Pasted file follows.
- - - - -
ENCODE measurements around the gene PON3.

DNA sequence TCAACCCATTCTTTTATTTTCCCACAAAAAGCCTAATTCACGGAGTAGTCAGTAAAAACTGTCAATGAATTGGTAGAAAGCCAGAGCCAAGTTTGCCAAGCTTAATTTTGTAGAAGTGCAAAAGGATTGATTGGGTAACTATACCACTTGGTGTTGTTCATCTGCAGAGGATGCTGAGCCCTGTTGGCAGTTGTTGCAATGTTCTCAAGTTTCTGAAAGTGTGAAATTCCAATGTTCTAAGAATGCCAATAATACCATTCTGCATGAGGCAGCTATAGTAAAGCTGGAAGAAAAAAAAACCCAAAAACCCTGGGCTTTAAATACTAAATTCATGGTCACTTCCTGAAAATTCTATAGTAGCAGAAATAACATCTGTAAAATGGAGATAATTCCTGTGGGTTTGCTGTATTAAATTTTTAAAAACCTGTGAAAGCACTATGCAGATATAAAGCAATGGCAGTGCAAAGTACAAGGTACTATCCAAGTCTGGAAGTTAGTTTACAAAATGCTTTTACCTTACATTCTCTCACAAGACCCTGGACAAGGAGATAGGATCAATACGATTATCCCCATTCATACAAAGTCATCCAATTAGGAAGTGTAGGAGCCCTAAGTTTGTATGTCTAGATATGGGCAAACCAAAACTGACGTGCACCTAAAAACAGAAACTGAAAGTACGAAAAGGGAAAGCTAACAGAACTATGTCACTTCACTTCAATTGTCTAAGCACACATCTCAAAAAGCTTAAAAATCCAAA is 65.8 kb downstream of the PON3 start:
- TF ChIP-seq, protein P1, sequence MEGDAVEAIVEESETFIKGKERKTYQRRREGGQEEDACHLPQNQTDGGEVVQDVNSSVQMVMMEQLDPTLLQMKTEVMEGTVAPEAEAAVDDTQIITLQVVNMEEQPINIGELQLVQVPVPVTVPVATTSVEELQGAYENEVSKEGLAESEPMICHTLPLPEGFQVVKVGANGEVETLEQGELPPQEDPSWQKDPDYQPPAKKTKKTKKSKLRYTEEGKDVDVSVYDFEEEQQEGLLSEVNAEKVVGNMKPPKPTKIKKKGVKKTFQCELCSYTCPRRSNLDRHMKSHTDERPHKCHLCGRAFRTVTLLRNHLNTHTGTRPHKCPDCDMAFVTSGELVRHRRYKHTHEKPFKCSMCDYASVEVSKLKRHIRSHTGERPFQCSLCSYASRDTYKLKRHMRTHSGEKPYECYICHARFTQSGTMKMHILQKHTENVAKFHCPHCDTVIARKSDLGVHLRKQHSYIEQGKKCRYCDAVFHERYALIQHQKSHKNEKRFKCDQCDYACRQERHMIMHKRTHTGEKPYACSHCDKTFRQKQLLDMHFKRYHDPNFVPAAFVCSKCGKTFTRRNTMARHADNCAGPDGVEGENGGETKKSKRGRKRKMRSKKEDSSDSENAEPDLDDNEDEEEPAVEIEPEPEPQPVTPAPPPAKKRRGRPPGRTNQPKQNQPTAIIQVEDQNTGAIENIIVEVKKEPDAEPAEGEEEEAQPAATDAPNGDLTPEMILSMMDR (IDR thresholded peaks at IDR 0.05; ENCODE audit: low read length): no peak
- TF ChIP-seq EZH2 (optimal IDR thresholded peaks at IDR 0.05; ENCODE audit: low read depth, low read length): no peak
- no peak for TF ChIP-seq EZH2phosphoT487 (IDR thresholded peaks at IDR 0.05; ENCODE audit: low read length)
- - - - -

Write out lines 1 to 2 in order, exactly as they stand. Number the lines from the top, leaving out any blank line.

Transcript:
ENCODE measurements around the gene PON3.

DNA sequence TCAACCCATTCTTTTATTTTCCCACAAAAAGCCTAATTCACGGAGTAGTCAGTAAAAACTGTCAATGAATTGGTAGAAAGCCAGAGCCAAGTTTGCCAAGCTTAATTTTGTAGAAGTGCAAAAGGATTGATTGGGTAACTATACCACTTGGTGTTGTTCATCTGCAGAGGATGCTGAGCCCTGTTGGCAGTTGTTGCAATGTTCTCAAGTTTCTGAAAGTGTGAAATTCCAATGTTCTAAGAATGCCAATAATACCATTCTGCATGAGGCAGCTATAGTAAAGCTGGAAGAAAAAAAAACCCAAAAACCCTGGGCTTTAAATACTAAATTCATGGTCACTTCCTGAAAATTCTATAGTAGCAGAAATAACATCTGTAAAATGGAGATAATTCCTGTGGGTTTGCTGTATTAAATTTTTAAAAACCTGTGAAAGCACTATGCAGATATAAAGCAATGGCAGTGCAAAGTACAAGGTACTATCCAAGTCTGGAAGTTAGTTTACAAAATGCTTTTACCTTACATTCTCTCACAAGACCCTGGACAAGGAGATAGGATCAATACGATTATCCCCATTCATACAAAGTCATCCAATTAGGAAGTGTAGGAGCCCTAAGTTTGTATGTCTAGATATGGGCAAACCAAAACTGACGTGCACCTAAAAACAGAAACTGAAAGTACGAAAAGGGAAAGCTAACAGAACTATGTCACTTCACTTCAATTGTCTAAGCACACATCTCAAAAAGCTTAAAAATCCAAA is 65.8 kb downstream of the PON3 start: